"Sometimes a whole group of 4-year-olds together isn't good," she said. "It's a different experience if they sit next to Mom or big brother and can whisper a few questions."
One hour is about as long as a body under age 5 can be expected to sit still and pay attention, she said.
But if children are in the production, youngsters will be far more attentive.
"My first experience with theater was seeing 'The King and I,' " said David Midland, Artpark's executive director. "My mother loved seeing Yul Brynner, but I remember the kids."
And it's a boost for a fledgling musician to hear a pro in performance.
For a child who is studying Suzuki violin, for instance, it would be a wonderful treat to see Itzhak Perlman perform on a local stage.
"Going to hear someone else do it is important," Midland said. "It makes the picture more complete."
Introducing a child to fine arts may be somewhat easier because you can adjust to the child's level of interest.
"You can bring a 3-year-old into an art exhibit and as soon as he gets antsy, you look for the nearest exit," said Reine Hauser, associate director of the Anderson Gallery.
When a group of preschoolers visited that gallery recently, they toured the first floor, then went outdoors for a juice and cookie break before returning to see the second floor.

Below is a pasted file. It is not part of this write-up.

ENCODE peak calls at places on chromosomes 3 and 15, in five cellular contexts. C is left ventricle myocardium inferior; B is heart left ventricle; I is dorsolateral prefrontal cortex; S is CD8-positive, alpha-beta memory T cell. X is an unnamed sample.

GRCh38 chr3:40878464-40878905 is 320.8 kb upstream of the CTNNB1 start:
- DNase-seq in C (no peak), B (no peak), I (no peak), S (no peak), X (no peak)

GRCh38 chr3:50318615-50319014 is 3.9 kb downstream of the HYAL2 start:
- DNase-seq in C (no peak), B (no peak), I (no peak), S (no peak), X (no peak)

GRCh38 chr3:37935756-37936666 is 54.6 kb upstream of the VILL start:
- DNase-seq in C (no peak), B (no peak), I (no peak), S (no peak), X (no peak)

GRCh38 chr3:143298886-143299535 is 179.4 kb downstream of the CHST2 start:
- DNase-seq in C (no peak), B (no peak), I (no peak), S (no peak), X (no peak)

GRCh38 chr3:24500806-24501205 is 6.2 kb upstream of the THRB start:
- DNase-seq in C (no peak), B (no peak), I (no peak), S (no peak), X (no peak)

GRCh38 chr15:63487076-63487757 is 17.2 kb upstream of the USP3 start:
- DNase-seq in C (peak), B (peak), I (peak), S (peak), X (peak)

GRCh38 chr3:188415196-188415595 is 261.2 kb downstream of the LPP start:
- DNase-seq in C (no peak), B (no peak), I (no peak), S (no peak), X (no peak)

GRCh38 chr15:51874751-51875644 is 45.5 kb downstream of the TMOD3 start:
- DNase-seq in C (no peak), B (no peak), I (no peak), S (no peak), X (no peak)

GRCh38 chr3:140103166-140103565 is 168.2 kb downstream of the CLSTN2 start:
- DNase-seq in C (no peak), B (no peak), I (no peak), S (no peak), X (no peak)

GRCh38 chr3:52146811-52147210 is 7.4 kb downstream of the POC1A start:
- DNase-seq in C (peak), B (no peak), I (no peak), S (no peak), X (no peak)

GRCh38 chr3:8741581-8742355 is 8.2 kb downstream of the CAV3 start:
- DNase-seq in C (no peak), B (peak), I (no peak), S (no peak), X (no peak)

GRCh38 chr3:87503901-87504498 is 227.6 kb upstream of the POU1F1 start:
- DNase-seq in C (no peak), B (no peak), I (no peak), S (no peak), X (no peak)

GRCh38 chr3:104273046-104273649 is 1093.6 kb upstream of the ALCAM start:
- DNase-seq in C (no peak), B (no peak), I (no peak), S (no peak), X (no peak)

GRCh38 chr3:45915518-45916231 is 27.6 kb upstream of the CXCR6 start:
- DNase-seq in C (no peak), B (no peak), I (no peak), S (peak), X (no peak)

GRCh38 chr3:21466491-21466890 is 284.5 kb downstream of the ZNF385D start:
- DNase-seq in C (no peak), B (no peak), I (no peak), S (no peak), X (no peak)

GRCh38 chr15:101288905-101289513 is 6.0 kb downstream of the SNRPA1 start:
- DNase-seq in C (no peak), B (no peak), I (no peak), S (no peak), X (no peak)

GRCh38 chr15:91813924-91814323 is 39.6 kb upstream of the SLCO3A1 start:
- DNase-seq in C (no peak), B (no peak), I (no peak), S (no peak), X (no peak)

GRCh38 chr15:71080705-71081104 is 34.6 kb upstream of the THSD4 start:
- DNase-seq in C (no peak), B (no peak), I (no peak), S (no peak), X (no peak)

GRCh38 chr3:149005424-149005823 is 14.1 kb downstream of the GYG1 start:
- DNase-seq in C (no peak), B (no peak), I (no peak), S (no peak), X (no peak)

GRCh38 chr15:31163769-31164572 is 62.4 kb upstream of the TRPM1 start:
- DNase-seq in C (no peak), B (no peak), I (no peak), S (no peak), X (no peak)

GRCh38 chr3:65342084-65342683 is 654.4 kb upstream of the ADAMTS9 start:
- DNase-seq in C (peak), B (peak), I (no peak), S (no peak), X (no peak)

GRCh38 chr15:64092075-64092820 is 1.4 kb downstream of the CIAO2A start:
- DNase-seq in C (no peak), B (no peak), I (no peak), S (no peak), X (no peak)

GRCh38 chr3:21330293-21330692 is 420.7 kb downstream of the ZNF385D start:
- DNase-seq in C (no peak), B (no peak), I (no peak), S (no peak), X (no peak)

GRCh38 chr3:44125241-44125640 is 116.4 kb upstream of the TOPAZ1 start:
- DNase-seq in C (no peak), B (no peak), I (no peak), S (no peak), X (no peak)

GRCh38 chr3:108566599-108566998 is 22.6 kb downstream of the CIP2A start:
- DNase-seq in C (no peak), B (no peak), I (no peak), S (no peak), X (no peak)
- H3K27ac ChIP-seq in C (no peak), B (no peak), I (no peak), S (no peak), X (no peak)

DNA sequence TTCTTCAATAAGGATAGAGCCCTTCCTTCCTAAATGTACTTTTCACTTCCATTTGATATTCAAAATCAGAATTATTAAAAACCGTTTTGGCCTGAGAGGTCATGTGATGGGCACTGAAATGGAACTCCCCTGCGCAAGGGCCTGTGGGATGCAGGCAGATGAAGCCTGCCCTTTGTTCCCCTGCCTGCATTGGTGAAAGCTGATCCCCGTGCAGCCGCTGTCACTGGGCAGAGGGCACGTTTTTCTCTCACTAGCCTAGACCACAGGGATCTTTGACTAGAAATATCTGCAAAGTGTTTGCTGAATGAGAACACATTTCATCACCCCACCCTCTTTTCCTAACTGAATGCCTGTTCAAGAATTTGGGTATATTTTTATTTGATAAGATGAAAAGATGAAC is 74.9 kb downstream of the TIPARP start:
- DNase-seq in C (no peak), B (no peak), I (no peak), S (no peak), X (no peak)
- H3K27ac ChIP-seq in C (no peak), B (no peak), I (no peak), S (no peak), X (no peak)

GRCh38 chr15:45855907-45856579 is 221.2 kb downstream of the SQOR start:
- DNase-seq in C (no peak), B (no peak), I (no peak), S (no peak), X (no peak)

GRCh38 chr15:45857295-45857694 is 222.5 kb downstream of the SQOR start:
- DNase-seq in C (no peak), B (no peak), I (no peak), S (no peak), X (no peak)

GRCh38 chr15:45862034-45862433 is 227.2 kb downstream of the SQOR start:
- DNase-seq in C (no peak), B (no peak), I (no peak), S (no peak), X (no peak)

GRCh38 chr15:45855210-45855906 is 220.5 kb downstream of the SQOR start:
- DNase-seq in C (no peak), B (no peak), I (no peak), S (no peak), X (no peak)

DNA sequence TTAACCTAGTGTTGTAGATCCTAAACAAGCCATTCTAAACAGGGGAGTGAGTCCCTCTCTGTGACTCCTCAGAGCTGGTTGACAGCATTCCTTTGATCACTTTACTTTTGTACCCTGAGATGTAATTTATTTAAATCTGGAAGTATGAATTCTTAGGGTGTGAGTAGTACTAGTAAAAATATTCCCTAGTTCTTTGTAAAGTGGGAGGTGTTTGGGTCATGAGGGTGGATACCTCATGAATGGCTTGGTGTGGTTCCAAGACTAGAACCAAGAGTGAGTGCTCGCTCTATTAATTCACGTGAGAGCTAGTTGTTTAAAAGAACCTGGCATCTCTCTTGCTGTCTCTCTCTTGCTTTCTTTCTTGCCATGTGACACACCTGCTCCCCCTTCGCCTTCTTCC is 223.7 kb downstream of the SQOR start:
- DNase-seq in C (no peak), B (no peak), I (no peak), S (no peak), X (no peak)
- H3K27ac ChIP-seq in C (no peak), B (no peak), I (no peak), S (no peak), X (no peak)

"Fifteen minutes to half an hour is enough for a 4-year-old, because they want to touch," said Alison Murphy, assistant curator at the Albright-Knox Art Gallery.
"It can be a bad experience if they reach the end of their attention span or the guard says something to them."
But once they reach kindergarten, they can start learning about line, shape, value and texture so they have a basic vocabulary to become critical thinkers, said Mary Giglia, coordinator of the children's and family program at the Albright-Knox.
She says parents often don't feel prepared to talk about art. But what could be less intimidating than slipping off your shoes and gliding across the floor of the mirrored room? Or standing in a gallery to soak up geometric designs or paint-splattered canvases?
For the youngest, nothing more needs to be said or done.
"Parents really do set an example," said Ms. Murphy. "If they are excited, that can make all the difference in the world in developing a lifelong interest. There are a lot of studies that say exposure at a young age brings them back as adults."
With summer at our doorsteps, it's a perfect time to see dance, to hear music, to admire art.
Artpark is especially suitable for children with its outdoor seating.
"The customary rules don't necessarily apply," said Julia Kirchhausen, public relations manager of the Buffalo Philharmonic Orchestra, which has its summer quarters there.
"They can ask questions and they don't have to sit perfectly still," Ms. Kirchhausen said. "It's what families do it Europe -- they come to a park to spend time listening to music."
Families can buy grass passes (this summer Artpark has a deal that season grass pass holders can bring in a child under 12 free). A blanket, a picnic basket and a six-foot square on the back hill should keep most children happily occupied for an hour or more.
"If a kid conks out, it's no big deal," Midland said.
i DICK BRADLEY/